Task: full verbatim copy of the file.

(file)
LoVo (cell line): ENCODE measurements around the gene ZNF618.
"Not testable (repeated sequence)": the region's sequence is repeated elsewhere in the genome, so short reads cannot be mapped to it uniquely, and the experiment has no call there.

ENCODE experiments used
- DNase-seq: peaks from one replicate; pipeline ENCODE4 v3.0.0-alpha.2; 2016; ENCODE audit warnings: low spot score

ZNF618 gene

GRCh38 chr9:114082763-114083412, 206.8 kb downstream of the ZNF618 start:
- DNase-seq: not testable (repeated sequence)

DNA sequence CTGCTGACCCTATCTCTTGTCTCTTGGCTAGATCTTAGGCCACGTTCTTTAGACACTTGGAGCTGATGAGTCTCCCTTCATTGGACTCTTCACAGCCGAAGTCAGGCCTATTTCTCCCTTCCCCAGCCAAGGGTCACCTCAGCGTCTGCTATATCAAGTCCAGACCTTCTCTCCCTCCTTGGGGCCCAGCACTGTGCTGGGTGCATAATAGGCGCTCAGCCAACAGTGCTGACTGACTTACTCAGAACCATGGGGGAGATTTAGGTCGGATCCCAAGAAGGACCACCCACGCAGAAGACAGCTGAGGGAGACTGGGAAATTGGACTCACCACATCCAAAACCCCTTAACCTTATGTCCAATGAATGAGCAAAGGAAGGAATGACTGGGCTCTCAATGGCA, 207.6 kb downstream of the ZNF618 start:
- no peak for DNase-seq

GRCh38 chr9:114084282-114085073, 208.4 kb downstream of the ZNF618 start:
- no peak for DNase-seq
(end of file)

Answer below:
LoVo (cell line): ENCODE measurements around the gene ZNF618.
"Not testable (repeated sequence)": the region's sequence is repeated elsewhere in the genome, so short reads cannot be mapped to it uniquely, and the experiment has no call there.

ENCODE experiments used
- DNase-seq: peaks from one replicate; pipeline ENCODE4 v3.0.0-alpha.2; 2016; ENCODE audit warnings: low spot score

ZNF618 gene

GRCh38 chr9:114082763-114083412, 206.8 kb downstream of the ZNF618 start:
- DNase-seq: not testable (repeated sequence)

DNA sequence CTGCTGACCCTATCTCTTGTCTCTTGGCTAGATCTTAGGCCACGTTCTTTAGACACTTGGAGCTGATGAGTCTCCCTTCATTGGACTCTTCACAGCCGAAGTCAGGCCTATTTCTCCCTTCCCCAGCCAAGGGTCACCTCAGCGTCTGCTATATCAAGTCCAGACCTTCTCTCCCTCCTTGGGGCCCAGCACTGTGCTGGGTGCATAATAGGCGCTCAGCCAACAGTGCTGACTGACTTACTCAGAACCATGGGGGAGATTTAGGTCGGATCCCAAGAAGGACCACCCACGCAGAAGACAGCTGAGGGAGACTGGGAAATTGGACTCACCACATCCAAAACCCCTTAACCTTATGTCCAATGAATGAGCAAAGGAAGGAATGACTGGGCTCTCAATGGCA, 207.6 kb downstream of the ZNF618 start:
- no peak for DNase-seq

GRCh38 chr9:114084282-114085073, 208.4 kb downstream of the ZNF618 start:
- no peak for DNase-seq